3: Excerpt, the Brothers Grimm, “The King of the Golden Mountain,” ca. 1812-1858, trans. Margaret Hunt, 1884.
Reb Nakhman’s stories are supernatural tales that depict an enchanted world of talking animals, personified natural forces, and daring feats of escape and rescue. Today we would call these fairy tales, and perhaps consider them mostly suitable for children, but two hundred years ago they were considered not only works of literature for all ages, but also the keys to unlock a culture. In this respect, one should note that Reb Nakhman was telling his stories around the same time that the Brothers Grimm were collecting stories from their neighbors in German-speaking lands. Nakhman’s stories share certain features with the Grimm tales. Subsequent scholars of folklore, in particular the Russian theorist Vladimir Propp, working about a century after Reb Nakhman and the Brothers Grimm, have argued that every fairy tale shares features with every other fairy tale, regardless of its place of origin.
Suggested Activity: Ask students to consider the similarities between Reb Nakhman’s stories and other fairy tales they are familiar with, both in their oral versions and in cinematic adaptations, such as Disney’s Cinderella, Snow White and the Seven Dwarves, etc. How does “The Loss of the Princess” compare with these? Do you notice any similarities between “The Loss of the Princess” and contemporary fantasy genres like science fiction, anime, and comic books? Is it possible to imagine how Reb Nakhman’s story could be filmed as a Pixar movie? Or to imagine how a contemporary film could be retold in the style of Reb Nakhman’s stories? Conversely, are there any elements in Nakhman’s story that you believe could only be found in a Jewish folk tale?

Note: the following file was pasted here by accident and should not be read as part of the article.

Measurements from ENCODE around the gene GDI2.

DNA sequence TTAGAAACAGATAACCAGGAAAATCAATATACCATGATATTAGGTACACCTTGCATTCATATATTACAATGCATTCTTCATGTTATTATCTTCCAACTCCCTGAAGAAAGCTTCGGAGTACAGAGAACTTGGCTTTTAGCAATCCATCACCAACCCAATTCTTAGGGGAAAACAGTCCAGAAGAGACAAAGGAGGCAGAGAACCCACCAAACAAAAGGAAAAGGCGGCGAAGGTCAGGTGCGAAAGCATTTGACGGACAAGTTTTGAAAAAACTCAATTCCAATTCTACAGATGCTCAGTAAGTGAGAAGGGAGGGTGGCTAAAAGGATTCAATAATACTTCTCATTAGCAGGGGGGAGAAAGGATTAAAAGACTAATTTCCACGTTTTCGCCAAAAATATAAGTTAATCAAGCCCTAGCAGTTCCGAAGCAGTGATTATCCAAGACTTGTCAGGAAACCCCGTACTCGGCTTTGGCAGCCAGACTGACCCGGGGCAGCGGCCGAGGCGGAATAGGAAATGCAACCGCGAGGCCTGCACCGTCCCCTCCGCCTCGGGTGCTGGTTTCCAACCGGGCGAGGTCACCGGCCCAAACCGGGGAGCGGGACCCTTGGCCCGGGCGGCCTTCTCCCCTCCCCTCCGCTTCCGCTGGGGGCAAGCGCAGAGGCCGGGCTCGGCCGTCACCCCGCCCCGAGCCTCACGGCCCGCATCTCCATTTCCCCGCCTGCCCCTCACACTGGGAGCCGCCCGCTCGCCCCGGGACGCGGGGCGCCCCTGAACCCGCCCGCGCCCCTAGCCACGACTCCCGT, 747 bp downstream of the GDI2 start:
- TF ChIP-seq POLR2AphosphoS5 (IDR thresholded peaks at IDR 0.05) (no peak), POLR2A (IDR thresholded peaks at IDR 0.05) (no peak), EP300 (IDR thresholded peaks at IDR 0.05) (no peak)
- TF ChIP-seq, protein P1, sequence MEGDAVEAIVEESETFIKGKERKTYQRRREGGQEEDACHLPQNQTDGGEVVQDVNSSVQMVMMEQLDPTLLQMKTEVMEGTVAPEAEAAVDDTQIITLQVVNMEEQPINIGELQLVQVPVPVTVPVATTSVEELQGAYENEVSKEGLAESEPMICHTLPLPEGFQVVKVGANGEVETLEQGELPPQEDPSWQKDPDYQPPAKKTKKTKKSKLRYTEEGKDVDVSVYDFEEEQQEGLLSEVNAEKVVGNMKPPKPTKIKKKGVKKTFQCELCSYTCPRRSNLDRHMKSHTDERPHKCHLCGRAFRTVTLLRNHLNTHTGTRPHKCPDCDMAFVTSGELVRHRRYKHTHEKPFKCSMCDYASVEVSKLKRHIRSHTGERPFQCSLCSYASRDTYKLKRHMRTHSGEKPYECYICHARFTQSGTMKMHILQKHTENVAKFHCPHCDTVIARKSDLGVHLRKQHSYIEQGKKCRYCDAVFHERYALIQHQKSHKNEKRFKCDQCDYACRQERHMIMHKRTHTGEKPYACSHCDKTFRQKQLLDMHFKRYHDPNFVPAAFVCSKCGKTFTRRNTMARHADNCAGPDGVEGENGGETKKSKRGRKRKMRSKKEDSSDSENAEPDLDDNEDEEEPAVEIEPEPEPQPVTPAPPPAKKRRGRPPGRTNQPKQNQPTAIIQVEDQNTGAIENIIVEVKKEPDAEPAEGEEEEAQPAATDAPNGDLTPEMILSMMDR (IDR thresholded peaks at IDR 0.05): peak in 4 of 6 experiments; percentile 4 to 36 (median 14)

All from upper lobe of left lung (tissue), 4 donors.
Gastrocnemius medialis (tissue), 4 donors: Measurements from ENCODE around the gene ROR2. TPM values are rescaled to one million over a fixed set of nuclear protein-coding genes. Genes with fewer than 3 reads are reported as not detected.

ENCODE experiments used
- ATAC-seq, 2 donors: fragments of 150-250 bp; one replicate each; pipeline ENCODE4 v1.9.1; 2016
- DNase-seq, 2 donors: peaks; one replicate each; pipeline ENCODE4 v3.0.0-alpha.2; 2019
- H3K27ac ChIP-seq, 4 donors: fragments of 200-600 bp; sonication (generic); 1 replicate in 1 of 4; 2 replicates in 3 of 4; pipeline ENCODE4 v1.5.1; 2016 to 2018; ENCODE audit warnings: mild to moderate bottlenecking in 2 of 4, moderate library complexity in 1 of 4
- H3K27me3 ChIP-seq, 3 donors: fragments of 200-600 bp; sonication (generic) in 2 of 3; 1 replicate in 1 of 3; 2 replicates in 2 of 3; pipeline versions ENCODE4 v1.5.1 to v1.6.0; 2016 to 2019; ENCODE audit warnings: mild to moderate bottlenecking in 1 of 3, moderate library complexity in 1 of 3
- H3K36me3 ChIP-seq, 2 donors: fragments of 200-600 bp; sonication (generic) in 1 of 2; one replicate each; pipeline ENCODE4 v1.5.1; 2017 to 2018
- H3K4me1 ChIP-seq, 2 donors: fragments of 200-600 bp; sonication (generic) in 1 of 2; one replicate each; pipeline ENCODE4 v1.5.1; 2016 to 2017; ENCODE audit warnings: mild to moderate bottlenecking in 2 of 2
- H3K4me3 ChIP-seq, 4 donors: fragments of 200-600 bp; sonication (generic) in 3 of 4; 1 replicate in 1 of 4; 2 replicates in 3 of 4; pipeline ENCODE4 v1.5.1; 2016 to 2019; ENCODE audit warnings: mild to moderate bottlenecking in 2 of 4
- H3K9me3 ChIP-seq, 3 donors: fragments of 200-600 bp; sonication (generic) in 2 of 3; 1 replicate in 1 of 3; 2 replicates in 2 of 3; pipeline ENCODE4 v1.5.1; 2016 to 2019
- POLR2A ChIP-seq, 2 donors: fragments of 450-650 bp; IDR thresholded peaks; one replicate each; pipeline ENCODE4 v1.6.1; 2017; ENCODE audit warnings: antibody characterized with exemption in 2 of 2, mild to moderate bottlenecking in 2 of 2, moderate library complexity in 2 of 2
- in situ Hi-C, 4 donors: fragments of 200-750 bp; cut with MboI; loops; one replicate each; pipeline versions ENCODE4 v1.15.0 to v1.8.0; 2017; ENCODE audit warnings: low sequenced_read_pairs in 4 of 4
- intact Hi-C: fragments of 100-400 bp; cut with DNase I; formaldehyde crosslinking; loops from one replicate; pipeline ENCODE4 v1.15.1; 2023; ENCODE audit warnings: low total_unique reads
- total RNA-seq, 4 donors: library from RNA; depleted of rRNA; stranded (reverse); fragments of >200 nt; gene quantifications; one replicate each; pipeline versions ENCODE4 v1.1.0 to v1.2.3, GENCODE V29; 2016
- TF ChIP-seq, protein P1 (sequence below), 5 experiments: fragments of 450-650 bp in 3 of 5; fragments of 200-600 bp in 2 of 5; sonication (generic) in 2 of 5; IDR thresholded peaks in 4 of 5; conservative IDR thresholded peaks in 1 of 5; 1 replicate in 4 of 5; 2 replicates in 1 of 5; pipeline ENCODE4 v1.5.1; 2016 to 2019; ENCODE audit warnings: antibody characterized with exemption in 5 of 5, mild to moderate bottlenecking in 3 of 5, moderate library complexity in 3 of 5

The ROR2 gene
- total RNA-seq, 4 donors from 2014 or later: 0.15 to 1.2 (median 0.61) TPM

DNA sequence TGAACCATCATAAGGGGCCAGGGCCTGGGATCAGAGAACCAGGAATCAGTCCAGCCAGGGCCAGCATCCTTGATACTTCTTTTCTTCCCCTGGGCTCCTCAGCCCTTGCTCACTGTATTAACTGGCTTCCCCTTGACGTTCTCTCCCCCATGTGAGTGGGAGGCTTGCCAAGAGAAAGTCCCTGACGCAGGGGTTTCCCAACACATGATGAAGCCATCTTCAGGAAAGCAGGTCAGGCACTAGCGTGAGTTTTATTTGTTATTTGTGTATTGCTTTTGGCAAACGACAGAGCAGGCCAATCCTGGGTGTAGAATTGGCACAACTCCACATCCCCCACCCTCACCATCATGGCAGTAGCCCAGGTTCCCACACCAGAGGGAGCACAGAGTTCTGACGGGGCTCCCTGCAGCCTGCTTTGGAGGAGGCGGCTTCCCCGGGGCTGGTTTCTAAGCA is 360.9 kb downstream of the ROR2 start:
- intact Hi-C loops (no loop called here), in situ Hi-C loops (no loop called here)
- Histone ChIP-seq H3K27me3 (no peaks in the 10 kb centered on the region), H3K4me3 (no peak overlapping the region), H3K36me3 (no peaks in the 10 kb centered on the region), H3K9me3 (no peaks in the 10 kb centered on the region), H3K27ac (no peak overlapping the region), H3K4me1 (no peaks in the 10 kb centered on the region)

Now have students read the excerpt from “The King of the Golden Mountain.” Ask them whether they notice any characters, elements, or settings that this story shares with “The Loss of the Princess.” You may wish to draw their attention to the following parts of Reb Nakhman’s story: the trapped princess asking the Viceroy for rescue, the princess’s captivity in an enchanted castle on a golden mountain, the princess tasking the Viceroy with a feat of endurance in order to break the curse and free her. Ask students: Do you think Reb Nakhman and the Brothers Grimm had completely independent sources for their stories? Or is it possible that these stories derived from closely related oral traditions? If Reb Nakhman was simply adapting an existing European folk tale (or combination of tales), does that in any way decrease or change its value as a Jewish spiritual text?
Source: Jacob Grimm and Wilhelm Grimm, “The King of the Golden Mountain,” in Grimm’s Household Tales, Volume 2, trans. Margaret Hunt (London: George Bell and Sons, 1884), 30-31, https://en.wikisource.org/wiki/Grimm%27s_Household_Tales,_Volume_2/The_King_of_the_Golden_Mountain.